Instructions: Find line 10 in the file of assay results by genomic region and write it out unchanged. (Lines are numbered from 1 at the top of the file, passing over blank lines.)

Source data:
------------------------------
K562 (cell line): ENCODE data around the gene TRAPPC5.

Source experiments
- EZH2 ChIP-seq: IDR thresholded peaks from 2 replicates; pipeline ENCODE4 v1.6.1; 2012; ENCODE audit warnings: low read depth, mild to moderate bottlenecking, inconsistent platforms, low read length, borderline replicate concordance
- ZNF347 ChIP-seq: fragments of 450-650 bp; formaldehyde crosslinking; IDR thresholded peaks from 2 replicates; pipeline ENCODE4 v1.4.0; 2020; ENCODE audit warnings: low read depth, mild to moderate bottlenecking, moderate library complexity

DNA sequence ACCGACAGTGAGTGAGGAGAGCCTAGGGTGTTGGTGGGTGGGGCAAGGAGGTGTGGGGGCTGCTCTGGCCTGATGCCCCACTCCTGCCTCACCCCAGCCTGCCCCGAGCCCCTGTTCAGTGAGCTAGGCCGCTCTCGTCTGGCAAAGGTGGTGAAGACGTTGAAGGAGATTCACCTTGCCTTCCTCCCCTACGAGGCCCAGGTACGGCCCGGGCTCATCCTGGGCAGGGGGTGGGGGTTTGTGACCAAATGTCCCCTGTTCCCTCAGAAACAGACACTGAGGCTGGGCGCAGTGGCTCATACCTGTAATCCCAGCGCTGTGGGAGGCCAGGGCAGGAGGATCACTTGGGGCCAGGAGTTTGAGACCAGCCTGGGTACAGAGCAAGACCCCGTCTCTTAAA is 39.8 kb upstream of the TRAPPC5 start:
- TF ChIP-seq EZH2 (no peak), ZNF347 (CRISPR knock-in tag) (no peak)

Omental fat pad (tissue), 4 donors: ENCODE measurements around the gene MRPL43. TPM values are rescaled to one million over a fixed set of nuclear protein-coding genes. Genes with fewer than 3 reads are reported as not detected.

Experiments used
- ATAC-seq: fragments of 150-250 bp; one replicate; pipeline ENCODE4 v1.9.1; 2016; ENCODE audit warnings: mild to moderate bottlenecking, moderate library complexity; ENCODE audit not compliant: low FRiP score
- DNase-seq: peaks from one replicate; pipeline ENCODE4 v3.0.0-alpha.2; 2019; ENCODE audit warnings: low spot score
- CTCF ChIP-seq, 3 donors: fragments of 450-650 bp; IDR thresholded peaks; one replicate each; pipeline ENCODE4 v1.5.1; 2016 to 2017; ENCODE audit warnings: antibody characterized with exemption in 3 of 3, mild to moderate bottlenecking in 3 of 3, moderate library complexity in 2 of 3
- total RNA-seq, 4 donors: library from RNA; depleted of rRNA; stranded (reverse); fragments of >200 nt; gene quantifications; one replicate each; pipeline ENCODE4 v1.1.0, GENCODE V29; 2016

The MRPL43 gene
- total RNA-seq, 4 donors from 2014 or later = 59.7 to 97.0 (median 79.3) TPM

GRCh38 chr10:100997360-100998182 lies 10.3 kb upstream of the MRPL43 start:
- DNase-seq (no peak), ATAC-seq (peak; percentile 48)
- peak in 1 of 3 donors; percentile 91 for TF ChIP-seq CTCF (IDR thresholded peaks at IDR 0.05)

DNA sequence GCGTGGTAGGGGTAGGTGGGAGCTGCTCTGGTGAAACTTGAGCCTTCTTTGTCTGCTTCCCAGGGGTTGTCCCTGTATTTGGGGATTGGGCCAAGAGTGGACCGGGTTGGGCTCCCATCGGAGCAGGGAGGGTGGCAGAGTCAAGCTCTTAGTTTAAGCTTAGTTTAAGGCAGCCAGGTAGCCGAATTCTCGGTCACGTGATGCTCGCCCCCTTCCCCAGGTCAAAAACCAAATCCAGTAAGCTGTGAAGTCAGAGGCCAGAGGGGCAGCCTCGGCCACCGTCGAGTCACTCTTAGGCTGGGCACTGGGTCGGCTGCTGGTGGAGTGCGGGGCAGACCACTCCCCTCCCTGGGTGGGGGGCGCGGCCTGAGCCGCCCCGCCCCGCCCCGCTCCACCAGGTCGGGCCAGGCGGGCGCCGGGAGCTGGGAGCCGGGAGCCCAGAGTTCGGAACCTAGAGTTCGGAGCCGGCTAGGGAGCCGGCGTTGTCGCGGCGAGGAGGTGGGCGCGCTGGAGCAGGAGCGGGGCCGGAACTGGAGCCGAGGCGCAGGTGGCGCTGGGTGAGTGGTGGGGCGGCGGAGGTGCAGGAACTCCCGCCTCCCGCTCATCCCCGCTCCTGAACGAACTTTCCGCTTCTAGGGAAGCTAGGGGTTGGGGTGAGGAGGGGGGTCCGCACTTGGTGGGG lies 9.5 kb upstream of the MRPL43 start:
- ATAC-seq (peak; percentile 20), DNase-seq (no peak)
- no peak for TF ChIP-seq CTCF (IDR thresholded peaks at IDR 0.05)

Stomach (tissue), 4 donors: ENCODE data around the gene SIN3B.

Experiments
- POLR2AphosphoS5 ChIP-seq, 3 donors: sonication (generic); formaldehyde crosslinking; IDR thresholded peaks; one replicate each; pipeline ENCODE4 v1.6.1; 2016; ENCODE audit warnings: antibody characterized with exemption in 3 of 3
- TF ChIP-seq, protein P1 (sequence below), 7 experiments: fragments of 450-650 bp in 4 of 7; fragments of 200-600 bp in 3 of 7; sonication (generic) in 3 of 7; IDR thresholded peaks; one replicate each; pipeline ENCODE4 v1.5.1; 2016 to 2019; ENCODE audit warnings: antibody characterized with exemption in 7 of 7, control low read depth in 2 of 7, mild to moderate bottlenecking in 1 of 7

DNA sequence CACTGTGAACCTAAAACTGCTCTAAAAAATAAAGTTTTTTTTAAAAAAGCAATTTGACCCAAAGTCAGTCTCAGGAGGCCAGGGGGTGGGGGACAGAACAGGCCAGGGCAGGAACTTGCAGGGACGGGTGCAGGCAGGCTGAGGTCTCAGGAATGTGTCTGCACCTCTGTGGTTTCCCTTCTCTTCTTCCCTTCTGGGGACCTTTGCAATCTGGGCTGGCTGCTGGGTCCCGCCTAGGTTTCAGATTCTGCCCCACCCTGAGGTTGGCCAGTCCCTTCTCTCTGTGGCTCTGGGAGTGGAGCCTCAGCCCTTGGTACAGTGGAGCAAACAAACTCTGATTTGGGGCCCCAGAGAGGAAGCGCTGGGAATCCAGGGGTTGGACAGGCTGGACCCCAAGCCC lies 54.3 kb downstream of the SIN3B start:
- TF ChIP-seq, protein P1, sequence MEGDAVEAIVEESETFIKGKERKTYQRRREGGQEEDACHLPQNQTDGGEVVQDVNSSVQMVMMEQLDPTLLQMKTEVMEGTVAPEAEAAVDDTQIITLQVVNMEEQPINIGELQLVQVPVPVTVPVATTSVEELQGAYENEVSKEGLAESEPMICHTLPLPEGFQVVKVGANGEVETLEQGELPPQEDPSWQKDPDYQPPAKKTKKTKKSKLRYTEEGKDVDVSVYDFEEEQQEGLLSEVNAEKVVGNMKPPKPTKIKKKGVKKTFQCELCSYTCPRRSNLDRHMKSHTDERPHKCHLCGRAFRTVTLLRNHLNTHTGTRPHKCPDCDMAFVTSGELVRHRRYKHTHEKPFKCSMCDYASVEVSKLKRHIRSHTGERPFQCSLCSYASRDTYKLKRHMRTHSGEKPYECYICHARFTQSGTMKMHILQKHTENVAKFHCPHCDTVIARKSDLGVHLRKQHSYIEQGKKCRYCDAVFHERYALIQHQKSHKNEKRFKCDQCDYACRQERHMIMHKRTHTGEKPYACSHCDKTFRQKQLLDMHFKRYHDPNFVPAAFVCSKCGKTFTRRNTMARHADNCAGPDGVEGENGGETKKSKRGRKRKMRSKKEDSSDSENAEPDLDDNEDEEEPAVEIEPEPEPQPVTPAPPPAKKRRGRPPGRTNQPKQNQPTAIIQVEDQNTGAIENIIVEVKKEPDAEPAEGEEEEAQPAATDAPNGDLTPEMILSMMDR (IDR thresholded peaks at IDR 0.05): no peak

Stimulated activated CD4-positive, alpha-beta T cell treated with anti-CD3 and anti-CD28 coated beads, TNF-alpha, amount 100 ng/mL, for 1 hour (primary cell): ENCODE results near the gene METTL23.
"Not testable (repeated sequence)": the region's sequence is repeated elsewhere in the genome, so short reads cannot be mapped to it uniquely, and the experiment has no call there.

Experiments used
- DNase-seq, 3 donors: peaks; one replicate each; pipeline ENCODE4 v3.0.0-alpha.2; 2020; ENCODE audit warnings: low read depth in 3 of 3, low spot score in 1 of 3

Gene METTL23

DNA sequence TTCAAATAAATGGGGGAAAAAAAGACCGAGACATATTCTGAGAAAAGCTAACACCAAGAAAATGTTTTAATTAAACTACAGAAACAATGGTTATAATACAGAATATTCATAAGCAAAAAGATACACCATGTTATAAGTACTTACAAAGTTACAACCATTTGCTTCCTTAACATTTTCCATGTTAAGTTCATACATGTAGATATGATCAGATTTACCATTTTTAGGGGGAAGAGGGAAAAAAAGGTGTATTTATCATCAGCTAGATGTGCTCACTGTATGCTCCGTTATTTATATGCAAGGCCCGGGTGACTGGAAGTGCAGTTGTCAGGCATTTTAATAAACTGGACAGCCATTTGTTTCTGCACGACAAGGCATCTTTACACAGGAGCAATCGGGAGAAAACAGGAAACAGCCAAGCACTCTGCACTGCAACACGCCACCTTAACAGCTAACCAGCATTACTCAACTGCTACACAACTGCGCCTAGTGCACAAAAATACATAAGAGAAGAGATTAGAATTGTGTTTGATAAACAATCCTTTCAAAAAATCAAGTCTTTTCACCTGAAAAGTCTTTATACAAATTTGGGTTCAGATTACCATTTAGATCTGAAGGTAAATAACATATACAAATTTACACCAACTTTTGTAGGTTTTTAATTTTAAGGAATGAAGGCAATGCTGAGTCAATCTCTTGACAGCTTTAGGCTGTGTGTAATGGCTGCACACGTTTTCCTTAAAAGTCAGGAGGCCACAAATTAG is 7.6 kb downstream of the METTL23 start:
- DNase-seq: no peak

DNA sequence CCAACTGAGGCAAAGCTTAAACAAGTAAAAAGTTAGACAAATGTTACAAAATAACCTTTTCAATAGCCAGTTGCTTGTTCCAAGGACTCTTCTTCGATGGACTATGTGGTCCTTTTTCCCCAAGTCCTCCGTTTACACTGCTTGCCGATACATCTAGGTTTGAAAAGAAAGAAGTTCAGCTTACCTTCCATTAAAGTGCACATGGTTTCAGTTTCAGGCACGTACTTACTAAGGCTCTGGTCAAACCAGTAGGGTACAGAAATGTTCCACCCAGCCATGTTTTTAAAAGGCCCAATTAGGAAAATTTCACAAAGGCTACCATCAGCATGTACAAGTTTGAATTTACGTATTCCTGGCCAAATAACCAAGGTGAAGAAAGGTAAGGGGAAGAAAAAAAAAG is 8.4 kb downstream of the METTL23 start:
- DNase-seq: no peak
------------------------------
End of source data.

- DNase-seq: peaks from one replicate; pipeline ENCODE4 v3.0.0-alpha.2; 2019; ENCODE audit warnings: low spot score